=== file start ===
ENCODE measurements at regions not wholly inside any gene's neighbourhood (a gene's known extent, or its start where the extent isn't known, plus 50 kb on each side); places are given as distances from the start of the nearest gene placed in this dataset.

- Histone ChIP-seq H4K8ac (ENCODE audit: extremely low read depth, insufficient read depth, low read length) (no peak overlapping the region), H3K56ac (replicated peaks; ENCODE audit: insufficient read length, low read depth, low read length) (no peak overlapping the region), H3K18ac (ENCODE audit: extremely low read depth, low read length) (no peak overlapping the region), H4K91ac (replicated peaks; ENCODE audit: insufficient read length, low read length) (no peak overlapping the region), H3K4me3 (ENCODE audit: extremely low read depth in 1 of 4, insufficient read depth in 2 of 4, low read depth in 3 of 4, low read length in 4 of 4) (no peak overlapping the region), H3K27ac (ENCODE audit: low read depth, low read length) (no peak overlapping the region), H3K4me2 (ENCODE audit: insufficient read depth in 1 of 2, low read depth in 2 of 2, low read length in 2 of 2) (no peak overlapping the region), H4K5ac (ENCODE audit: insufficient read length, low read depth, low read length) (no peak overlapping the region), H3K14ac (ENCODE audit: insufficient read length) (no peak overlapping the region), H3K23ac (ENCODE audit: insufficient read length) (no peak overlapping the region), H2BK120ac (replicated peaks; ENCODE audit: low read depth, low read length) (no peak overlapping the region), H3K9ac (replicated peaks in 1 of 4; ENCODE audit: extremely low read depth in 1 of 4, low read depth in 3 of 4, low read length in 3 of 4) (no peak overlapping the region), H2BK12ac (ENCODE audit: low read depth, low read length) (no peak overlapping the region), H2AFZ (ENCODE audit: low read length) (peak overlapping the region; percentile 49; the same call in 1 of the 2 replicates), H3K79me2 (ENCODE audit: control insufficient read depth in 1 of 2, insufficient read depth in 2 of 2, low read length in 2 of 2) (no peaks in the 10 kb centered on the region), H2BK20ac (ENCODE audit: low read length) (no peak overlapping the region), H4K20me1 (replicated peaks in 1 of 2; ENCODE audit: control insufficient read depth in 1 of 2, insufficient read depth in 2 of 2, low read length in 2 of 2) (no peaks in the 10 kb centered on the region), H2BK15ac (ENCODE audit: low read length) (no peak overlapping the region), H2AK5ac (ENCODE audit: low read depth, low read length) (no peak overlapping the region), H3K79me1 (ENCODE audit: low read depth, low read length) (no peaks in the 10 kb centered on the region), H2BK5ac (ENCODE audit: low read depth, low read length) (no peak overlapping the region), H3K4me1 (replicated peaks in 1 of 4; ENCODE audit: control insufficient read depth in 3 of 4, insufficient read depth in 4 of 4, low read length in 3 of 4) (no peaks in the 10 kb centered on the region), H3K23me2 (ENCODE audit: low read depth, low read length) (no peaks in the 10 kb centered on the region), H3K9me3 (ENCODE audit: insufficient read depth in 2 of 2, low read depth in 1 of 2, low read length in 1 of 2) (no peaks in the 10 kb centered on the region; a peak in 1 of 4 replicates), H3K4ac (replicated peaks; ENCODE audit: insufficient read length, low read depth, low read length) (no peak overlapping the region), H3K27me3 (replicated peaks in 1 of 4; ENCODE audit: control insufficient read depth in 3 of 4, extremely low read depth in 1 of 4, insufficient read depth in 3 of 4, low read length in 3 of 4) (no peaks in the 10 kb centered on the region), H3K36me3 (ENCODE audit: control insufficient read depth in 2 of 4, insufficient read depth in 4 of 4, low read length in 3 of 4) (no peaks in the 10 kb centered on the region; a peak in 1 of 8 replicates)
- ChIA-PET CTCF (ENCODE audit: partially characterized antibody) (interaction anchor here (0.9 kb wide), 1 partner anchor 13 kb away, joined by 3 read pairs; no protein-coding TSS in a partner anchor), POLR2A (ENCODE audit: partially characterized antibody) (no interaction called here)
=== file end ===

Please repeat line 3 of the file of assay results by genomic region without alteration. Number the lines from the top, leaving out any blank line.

- ChIA-PET CTCF (ENCODE audit: partially characterized antibody) (interaction anchor here (0.9 kb wide), 1 partner anchor 13 kb away, joined by 3 read pairs; no protein-coding TSS in a partner anchor), POLR2A (ENCODE audit: partially characterized antibody) (no interaction called here)